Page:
When police in Fairfax City, Va learned their mayor was involved in drugs-for-sex crimes, they set up a sting operation. Posing as civilians who would provide sex to the mayor and two of his acquaintances, police met with Mayor Silverthorne in a hotel parking lot. Officers watched him obtain methamphetamines from a supplier, approach their vehicle and give them the drugs. Silverthorne and his acquaintances were arrested on the spot.
Silverthorne's co-horts were charged with two felonies (distribution of drugs and possession with intent to distribute), and a misdemeanor for possession of drug paraphernalia. They stayed in jail overnight and posted a $7,500 bail. The mayor, charged with a felony for distribution and a misdemeanor for possession of paraphernalia, signed a piece of paper and went home. Silverthorne was released due to his place in the community, the fact that he'd served on the city council and as mayor, and other factors. Clearly there was a difference between how the mayor was treated and how the other accused were, which raises the question: what do prosecutors consider when an ordinary person is accused of a drug crime?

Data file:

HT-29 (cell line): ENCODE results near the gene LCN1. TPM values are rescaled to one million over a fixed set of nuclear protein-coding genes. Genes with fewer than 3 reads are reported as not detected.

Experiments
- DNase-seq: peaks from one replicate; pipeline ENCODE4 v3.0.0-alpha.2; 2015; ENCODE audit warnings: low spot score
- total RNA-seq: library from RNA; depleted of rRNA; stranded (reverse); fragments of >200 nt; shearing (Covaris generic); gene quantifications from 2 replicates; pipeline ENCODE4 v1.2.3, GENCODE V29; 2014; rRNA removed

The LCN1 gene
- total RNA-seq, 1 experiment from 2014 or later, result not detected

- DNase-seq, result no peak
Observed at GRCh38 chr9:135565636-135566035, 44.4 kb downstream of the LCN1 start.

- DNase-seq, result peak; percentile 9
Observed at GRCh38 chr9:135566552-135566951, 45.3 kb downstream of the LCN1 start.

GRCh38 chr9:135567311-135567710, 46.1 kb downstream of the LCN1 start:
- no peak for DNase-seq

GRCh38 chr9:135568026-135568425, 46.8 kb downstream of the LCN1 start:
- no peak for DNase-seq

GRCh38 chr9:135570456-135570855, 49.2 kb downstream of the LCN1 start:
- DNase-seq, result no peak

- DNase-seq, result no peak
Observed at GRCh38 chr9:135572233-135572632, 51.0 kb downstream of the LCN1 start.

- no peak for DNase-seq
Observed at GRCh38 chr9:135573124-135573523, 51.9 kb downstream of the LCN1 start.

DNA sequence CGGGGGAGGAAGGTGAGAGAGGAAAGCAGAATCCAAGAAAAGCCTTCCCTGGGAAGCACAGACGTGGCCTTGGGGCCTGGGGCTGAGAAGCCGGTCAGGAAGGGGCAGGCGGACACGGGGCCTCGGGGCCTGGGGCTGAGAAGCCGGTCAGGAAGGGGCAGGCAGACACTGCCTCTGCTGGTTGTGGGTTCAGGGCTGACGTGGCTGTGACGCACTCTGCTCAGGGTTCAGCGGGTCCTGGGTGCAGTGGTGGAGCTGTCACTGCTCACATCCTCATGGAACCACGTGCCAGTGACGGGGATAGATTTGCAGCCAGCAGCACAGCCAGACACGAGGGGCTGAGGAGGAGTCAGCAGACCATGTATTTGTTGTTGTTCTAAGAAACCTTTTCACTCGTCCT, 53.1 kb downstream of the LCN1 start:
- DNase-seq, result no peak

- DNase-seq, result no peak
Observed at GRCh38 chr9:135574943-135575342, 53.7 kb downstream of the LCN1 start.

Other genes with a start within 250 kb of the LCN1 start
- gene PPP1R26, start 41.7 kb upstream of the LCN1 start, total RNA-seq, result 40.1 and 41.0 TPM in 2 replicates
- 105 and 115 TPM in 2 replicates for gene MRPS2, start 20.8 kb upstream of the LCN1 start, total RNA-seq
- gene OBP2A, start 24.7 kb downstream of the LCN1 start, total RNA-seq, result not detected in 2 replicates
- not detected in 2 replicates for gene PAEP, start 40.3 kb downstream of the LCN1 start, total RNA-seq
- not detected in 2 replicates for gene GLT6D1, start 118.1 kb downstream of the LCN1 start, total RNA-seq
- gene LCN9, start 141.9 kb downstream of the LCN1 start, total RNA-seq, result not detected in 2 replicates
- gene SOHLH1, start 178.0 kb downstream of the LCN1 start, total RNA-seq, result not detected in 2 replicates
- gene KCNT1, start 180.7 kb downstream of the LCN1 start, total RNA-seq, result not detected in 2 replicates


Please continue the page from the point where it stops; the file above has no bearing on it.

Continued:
Prosecutors first have to follow the law; they can't let someone completely off the hook when a serious crime has been committed. But there are some things that affect how they present charges.
A first offense comes with lesser charges. Silverthorne's co-horts had likely been arrested before whereas this was probably his first offense.
Some drugs are more dangerous than others. The Drug Crimes Law categorizes street drugs and controlled substances into classes. Those with a low potential for abuse are Schedule IV or V. Amphetamines, cocaine and Vicodin are Schedule II. Ecstasy and heroin are Schedule I. The higher the abuse potential, the worse the charges.
The amount of drugs involved in the crime also affect the charges. Mayor Silverthorne had roughly two grams of meth in his possession whereas the supplier was likely holding more.
Where the drugs are actually found and how they're being used also play a role in prosecution and sentencing. A tiny stash of marijuana buried in the trunk of a car isn't as serious as one kilo (1,000 grams) of cocaine found in a hotel lobby. Possessing large amounts of drugs in a public place implies there is an intention to sell, which is a more serious crime.
Compliance with police at the time of arrest makes a difference, too. One of Silverthorne's acquaintances became belligerent, resisted arrest, and was eventually tasered. He received an additional felony charge for obstructing justice.
It can be difficult to understand all the complexities of drug charges. If you've been involved in a drug crime you should consult an attorney as soon as possible to learn more about your charges. An experienced lawyer can sometimes get charges reduced or even dropped.